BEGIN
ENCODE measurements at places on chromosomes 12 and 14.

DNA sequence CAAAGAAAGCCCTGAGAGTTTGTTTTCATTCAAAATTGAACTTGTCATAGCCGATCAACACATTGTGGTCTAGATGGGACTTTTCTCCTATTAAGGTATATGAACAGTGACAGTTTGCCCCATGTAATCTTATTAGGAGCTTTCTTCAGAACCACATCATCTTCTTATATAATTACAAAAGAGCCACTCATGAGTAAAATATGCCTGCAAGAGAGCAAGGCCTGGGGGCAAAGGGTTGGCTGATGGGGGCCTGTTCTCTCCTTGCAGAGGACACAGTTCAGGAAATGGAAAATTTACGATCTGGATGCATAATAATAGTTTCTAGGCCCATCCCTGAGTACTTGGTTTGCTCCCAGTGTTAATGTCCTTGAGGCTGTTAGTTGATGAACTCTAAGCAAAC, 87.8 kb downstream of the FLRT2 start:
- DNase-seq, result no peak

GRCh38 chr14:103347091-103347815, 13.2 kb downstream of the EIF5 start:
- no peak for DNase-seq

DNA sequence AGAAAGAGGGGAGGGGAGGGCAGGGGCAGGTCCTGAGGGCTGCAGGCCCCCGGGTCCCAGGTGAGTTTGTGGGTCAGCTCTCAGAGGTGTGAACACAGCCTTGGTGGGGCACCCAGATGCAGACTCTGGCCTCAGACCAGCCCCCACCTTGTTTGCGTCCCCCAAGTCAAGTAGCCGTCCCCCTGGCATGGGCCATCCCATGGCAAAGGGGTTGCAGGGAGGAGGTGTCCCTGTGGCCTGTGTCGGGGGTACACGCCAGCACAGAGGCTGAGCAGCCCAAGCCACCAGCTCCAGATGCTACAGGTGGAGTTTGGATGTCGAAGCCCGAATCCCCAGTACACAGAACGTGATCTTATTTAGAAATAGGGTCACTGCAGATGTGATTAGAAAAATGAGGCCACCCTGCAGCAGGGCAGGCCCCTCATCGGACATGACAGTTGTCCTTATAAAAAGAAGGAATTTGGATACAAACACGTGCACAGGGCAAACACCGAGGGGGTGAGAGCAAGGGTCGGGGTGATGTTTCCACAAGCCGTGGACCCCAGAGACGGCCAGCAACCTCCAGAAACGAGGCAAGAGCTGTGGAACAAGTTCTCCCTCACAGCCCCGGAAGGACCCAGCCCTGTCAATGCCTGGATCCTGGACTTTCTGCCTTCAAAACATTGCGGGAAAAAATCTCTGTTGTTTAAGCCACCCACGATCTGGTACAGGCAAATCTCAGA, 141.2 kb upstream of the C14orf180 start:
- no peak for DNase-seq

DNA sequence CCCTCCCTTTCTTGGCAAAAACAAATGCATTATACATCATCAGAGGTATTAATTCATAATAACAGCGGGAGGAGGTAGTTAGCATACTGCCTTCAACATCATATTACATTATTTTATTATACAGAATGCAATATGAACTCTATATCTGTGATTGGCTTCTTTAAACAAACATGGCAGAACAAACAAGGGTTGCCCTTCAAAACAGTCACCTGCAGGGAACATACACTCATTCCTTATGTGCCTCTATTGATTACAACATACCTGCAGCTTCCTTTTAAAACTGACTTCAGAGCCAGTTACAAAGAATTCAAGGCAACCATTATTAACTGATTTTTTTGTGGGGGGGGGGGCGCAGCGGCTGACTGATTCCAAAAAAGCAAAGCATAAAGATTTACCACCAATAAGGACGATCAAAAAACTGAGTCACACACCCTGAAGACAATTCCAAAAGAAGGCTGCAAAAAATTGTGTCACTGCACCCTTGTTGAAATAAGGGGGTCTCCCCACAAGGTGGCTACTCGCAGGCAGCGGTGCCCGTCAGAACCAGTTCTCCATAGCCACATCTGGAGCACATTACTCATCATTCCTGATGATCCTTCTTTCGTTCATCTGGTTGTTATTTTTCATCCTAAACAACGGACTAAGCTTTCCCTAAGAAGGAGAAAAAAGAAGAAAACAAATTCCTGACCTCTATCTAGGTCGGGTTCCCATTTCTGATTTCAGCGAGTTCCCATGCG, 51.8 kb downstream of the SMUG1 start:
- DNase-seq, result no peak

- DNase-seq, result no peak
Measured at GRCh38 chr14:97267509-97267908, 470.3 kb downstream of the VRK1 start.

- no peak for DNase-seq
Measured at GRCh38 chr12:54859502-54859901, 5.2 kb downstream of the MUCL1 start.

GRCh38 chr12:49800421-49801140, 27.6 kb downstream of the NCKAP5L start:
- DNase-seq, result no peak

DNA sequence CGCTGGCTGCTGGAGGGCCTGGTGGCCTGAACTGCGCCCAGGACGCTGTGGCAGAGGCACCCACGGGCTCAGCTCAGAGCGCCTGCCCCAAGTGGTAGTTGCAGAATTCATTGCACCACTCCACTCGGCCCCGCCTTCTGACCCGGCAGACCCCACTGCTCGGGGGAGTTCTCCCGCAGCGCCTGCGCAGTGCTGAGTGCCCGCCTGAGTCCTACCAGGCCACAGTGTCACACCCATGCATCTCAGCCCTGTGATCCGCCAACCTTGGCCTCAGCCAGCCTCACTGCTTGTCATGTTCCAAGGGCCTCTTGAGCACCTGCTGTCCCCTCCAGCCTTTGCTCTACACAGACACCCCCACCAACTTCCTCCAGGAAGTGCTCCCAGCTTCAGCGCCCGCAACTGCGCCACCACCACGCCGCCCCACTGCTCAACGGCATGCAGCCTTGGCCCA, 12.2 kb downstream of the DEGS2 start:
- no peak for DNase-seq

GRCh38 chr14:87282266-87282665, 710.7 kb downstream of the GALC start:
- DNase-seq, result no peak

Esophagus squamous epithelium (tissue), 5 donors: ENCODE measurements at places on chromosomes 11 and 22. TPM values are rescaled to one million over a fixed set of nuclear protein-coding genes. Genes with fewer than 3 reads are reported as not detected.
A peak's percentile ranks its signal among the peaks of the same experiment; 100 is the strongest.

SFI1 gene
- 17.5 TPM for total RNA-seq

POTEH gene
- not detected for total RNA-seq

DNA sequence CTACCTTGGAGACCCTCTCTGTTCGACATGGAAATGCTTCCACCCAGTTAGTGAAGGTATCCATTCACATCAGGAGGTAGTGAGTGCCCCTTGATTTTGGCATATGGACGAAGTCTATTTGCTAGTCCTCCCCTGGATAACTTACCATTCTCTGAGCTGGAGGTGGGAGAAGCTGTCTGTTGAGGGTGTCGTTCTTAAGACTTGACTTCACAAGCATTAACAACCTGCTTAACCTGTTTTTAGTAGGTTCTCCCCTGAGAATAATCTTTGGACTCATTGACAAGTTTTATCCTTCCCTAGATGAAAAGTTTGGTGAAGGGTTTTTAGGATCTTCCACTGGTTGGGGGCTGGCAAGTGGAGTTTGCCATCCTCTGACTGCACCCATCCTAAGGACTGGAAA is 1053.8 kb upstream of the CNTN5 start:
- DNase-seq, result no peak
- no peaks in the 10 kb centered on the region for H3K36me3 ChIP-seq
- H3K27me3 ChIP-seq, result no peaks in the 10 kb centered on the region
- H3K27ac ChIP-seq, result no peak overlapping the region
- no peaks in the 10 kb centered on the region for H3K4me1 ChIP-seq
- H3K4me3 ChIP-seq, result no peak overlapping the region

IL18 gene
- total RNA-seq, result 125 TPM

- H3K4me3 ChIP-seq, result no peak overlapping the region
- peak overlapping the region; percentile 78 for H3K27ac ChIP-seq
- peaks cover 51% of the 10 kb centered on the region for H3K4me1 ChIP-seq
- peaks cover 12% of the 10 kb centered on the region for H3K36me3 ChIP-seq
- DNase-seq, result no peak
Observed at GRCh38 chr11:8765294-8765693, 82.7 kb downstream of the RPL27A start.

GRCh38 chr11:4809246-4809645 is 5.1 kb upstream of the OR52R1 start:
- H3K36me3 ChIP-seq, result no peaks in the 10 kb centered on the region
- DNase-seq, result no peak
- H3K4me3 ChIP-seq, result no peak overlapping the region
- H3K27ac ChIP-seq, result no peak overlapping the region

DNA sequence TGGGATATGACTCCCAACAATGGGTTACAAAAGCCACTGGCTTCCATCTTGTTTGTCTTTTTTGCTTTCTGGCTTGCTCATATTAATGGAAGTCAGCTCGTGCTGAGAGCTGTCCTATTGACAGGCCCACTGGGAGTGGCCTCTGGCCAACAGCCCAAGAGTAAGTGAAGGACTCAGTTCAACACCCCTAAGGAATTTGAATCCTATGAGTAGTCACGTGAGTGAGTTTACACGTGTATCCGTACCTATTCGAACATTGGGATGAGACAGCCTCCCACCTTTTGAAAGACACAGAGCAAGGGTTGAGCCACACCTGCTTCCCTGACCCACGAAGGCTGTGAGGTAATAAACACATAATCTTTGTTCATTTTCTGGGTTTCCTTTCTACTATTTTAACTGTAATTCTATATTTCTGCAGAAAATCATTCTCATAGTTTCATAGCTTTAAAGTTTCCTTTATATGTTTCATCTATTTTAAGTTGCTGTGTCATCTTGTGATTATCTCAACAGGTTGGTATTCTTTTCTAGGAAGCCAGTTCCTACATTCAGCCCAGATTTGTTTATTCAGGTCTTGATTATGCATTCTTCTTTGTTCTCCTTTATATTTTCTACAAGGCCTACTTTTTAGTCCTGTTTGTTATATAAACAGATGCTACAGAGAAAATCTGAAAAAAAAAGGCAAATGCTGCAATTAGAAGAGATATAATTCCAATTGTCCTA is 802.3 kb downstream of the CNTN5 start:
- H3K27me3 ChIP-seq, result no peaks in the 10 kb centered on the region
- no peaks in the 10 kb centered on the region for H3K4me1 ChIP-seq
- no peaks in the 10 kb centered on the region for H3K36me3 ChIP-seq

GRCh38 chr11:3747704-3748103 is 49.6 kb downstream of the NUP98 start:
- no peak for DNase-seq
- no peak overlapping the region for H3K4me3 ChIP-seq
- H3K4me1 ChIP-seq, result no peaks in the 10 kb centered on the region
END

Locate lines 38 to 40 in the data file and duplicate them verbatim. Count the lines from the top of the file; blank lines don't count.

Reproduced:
- peaks cover 12% of the 10 kb centered on the region for H3K36me3 ChIP-seq
- DNase-seq, result no peak
Observed at GRCh38 chr11:8765294-8765693, 82.7 kb downstream of the RPL27A start.